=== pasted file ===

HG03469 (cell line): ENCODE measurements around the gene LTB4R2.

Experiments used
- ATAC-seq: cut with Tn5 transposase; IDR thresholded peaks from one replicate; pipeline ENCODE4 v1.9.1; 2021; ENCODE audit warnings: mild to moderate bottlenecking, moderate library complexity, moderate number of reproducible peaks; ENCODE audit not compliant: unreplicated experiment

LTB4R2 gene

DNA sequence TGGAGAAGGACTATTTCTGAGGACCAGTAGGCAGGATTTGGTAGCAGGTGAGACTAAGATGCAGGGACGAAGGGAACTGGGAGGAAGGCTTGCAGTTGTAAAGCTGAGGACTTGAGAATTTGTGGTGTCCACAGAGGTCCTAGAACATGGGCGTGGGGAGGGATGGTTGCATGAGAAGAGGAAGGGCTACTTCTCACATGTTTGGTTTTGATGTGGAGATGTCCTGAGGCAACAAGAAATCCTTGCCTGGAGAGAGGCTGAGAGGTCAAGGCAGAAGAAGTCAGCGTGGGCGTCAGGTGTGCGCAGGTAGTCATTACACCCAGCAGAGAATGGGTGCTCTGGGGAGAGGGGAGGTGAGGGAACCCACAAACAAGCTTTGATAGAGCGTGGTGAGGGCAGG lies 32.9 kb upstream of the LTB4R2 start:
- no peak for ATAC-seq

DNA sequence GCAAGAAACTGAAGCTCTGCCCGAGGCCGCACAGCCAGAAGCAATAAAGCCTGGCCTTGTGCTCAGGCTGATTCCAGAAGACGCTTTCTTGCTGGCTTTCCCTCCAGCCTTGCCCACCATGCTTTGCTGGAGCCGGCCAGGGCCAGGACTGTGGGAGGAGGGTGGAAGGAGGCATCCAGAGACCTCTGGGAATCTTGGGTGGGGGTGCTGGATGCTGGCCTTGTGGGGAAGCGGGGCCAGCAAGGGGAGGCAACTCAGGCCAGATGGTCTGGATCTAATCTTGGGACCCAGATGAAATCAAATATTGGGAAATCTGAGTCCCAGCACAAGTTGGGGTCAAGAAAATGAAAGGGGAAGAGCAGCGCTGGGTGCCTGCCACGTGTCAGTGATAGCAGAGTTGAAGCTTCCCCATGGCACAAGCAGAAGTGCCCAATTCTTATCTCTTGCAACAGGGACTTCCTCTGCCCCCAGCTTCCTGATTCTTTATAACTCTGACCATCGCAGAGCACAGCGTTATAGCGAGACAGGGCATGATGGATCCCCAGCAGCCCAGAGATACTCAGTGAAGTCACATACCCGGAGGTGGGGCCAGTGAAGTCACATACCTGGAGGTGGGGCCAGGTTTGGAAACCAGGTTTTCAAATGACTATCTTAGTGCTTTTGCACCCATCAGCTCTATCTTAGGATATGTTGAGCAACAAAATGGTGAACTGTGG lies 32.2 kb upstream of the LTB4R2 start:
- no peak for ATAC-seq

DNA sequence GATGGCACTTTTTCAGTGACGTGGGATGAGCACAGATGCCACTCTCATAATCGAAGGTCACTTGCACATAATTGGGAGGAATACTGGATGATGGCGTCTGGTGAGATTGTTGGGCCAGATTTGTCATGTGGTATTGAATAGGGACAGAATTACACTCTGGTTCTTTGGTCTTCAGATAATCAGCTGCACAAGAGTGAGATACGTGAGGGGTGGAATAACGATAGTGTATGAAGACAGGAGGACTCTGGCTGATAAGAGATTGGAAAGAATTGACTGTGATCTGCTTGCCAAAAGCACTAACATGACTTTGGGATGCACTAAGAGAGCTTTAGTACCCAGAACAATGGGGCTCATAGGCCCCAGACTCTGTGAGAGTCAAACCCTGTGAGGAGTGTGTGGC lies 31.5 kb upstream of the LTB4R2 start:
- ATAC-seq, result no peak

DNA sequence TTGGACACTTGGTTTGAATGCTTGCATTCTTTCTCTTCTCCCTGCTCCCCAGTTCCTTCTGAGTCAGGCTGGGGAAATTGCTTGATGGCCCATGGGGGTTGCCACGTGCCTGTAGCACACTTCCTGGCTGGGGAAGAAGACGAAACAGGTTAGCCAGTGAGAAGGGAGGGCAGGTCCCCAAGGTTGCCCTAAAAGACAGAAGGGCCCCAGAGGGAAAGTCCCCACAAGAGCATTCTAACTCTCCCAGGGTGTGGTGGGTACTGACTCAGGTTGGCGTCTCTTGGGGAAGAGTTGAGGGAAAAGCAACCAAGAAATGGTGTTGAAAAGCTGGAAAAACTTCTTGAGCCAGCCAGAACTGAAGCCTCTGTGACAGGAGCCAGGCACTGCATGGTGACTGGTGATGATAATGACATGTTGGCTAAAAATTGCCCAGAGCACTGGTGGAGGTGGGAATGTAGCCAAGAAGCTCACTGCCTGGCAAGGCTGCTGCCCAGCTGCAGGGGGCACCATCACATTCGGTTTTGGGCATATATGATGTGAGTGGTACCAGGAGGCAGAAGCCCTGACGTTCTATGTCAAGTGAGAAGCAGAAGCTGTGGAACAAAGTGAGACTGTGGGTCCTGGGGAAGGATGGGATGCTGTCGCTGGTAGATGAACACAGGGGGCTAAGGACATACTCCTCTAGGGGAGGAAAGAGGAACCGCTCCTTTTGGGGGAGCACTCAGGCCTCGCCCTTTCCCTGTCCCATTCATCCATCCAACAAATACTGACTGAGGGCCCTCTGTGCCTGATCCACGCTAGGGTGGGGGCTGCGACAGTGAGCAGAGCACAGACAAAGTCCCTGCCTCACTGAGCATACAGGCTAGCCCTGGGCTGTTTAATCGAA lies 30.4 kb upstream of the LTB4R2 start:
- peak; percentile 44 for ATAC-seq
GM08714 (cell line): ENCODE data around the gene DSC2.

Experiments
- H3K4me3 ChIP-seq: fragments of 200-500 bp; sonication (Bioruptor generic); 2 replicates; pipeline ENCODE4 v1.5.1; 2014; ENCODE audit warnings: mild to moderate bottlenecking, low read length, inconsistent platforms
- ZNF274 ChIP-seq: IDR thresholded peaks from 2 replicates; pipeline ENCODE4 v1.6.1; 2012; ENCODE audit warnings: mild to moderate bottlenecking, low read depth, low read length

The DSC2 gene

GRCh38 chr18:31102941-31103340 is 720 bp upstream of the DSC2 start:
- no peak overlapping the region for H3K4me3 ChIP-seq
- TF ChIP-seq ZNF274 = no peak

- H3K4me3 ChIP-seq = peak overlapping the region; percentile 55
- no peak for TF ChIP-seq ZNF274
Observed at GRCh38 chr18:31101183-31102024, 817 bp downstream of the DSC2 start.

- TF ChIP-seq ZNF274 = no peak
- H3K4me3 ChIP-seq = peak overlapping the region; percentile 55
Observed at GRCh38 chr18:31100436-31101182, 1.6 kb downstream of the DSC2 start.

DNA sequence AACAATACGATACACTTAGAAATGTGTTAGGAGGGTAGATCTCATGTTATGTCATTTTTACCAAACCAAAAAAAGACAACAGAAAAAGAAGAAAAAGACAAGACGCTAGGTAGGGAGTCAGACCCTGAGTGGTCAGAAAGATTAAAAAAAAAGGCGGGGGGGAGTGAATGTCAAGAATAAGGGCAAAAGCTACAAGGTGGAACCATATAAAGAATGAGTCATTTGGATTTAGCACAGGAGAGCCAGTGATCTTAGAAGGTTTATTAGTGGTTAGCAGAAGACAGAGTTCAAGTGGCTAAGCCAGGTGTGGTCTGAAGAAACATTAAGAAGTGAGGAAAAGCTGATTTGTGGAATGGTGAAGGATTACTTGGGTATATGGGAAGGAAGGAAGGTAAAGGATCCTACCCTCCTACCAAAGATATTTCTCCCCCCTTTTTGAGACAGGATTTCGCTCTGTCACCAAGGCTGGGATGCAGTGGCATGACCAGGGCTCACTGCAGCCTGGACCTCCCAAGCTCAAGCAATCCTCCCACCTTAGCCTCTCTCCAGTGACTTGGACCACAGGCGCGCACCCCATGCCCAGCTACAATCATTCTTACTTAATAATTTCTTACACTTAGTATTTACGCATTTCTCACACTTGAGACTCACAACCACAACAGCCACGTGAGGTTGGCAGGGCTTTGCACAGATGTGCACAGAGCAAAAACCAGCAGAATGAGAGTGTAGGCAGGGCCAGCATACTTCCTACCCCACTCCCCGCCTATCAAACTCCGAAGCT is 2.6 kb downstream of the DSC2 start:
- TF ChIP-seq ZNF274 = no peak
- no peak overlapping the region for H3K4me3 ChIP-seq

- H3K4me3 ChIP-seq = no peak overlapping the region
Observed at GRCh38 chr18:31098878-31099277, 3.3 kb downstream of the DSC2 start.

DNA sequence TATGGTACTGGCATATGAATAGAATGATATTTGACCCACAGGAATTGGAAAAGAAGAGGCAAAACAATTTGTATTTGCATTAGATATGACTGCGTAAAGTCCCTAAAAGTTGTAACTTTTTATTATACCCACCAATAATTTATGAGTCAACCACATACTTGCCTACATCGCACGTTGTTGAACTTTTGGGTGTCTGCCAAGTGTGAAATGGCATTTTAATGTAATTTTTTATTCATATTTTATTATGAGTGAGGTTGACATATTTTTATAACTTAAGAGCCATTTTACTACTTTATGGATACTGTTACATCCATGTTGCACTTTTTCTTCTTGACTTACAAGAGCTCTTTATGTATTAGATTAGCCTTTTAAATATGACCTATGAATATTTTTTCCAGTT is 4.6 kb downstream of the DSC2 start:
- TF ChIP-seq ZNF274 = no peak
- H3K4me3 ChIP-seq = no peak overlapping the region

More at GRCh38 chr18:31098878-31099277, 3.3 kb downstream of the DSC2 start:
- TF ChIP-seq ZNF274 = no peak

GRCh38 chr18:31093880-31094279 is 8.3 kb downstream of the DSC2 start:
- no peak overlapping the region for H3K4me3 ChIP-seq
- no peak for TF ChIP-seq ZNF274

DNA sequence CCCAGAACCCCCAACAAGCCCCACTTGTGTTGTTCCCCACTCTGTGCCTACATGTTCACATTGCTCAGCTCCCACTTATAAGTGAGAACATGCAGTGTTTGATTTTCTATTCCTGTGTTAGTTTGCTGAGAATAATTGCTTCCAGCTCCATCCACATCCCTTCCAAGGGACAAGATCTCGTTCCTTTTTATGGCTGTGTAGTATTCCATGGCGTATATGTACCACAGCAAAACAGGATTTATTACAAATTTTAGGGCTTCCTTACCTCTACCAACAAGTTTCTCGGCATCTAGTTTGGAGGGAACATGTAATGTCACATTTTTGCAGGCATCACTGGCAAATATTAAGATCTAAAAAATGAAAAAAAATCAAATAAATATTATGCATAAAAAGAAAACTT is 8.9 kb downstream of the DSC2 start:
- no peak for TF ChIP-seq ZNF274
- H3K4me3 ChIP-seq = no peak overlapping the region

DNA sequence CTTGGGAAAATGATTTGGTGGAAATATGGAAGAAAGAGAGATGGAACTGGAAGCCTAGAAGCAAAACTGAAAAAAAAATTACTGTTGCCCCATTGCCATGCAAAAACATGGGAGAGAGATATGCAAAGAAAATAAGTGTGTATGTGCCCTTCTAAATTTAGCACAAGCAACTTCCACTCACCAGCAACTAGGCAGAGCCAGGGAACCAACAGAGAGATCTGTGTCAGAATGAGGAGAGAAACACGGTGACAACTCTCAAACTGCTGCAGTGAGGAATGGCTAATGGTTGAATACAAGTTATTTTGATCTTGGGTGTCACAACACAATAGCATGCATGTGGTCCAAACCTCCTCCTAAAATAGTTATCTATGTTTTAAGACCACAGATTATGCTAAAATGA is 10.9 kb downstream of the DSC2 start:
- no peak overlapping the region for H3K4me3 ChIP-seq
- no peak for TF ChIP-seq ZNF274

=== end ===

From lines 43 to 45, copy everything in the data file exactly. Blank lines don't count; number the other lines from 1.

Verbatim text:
DNA sequence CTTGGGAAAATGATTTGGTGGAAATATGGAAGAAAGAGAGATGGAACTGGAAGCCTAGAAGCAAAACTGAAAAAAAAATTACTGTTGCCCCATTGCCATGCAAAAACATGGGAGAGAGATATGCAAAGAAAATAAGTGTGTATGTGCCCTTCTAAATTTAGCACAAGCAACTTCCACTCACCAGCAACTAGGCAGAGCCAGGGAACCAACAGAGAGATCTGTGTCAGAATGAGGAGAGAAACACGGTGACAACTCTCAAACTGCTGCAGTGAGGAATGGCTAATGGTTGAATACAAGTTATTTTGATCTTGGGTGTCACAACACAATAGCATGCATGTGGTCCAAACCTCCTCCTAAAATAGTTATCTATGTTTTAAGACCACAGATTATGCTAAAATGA is 10.9 kb downstream of the DSC2 start:
- no peak overlapping the region for H3K4me3 ChIP-seq
- no peak for TF ChIP-seq ZNF274